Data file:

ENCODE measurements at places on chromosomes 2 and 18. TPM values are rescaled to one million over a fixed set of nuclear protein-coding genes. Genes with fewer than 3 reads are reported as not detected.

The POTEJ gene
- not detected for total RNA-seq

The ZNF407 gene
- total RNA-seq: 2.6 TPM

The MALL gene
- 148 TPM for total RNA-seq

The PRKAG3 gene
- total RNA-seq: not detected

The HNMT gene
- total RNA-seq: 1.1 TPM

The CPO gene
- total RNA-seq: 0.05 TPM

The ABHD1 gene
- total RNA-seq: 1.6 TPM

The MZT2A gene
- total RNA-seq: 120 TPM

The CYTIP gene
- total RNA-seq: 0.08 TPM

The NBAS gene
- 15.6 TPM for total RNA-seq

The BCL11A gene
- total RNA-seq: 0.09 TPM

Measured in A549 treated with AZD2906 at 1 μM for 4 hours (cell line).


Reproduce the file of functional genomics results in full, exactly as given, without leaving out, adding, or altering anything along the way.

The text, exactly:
ENCODE measurements at places on chromosomes 2 and 18. TPM values are rescaled to one million over a fixed set of nuclear protein-coding genes. Genes with fewer than 3 reads are reported as not detected.

The POTEJ gene
- not detected for total RNA-seq

The ZNF407 gene
- total RNA-seq: 2.6 TPM

The MALL gene
- 148 TPM for total RNA-seq

The PRKAG3 gene
- total RNA-seq: not detected

The HNMT gene
- total RNA-seq: 1.1 TPM

The CPO gene
- total RNA-seq: 0.05 TPM

The ABHD1 gene
- total RNA-seq: 1.6 TPM

The MZT2A gene
- total RNA-seq: 120 TPM

The CYTIP gene
- total RNA-seq: 0.08 TPM

The NBAS gene
- 15.6 TPM for total RNA-seq

The BCL11A gene
- total RNA-seq: 0.09 TPM

Measured in A549 treated with AZD2906 at 1 μM for 4 hours (cell line).